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Amyloid PET Imaging

What is amyloid?

  • Beta (β)-amyloid deposits, also called plaques, are found on the brains of people with Alzheimer's disease. Scientists and researchers think plaques contribute to memory loss and other symptoms of Alzheimer's disease.

What is amyloid PET imaging?

  • A brain positron emission tomography (PET) scan is a procedure that takes 3D pictures of the brain and shows if (β)-amyloid deposits (plaques) are on the brain.
  • A tracer is used to bind to amyloid and make it appear on the scan. Therefore, it shows if there is (β)-amyloid deposits (plaques) in your brain.


How is an amyloid PET scan performed?

  • A small amount of the tracer is injected into your vein (IV). The tracer travels through your bloodstream and collects in your brain. The tracer sticks to (β)-amyloid deposits (plaques) if there is any in your brain.
  • A waiting period of twenty (20) to ninety (90) minutes may take place to allow the tracer to travel through your body.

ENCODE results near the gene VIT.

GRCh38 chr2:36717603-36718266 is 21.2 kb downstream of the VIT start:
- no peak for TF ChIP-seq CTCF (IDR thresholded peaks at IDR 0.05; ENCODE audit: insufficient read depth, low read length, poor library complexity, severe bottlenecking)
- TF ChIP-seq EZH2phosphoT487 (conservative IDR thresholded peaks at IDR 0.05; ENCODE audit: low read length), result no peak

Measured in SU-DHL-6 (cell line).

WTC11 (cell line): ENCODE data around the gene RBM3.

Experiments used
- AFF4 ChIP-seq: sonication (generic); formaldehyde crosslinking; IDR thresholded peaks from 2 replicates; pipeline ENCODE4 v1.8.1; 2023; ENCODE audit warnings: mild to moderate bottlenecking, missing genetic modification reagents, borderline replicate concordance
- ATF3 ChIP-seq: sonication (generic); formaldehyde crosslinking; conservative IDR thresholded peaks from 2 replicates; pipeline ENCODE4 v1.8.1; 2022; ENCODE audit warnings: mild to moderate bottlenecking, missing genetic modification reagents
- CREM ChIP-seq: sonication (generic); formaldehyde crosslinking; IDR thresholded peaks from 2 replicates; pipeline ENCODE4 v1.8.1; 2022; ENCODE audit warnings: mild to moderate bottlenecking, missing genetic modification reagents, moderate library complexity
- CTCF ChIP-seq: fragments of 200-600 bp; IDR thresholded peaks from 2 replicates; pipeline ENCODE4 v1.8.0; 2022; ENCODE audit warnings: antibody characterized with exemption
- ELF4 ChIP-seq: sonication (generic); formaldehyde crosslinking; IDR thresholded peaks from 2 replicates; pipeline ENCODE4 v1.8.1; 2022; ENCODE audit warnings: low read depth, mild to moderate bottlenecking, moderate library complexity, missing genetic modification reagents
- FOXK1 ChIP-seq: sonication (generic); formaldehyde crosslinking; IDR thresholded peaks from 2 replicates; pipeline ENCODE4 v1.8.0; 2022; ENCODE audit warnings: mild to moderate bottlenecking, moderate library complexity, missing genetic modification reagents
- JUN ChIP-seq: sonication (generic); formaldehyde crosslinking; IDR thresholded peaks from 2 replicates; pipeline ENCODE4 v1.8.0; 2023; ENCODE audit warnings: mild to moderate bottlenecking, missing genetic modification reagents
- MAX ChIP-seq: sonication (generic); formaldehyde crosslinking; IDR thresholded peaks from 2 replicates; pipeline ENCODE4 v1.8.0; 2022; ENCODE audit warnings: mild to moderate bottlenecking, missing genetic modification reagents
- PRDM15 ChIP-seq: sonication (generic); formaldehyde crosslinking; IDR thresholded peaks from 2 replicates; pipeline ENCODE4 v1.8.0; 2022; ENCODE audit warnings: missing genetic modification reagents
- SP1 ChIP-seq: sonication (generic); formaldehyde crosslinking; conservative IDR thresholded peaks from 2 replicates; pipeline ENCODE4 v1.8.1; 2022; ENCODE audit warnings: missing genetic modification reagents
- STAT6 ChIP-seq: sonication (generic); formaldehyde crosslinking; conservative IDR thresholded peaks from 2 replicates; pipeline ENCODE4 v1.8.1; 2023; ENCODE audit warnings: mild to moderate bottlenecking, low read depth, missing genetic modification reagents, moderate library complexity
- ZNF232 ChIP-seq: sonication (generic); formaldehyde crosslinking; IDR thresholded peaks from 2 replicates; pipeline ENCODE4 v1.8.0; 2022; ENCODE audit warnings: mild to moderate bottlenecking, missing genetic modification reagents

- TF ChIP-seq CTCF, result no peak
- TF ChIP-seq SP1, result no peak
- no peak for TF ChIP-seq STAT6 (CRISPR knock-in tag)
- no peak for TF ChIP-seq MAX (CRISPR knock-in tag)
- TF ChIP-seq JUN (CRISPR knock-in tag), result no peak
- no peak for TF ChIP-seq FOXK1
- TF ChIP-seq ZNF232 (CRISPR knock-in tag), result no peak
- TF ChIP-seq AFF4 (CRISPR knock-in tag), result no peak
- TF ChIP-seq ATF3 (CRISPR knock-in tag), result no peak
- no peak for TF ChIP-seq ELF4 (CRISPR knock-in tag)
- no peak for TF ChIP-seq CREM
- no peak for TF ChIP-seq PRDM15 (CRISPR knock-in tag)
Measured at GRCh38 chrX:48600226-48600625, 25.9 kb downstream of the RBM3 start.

• You will lie down on a narrow table and the technician will secure your head to the holder with a strap. The table will slide into the scanner, which is a large machine with a round, doughnut-shaped hole in the middle. Only your head will be in the scanner. You must lie still during the scan so that clear pictures of your brain can be created.
  • The PET scan only takes up to twenty (20) minutes.

Why is amyloid PET imaging important in clinical research?

  • One or more PET scans are required for most Alzheimer's clinical trials.
  • The scans show whether you have (β)-amyloid deposits (plaques) in your brain. This can determine if you can participate in a study or not. It also is a measurement that will be used to test if the treatment you are receiving effects the (β)-amyloid deposits (plaques) in your brain.

What are the risks of amyloid PET imaging?

  • You may feel a sting when the tracer is injected into your vein (IV).
  • You may experience mild side effects of the tracer such as redness and irritation at the injection site, nausea, dizziness or more.
  • There is a slight chance of having an allergic reaction to the tracer.
  • There is a small amount of radiation used in an amyloid PET scan. More than half the radiation will leave your body within two (2) hours of being injected.
  • You may experience anxiety if you are afraid of small spaces (claustrophobic), but you may be given a medicine to help you feel sleepy or less anxious.
  • The PET scan itself causes no pain. You may experience some discomfort because the table may be hard or cold, but you may request a pillow and a blanket.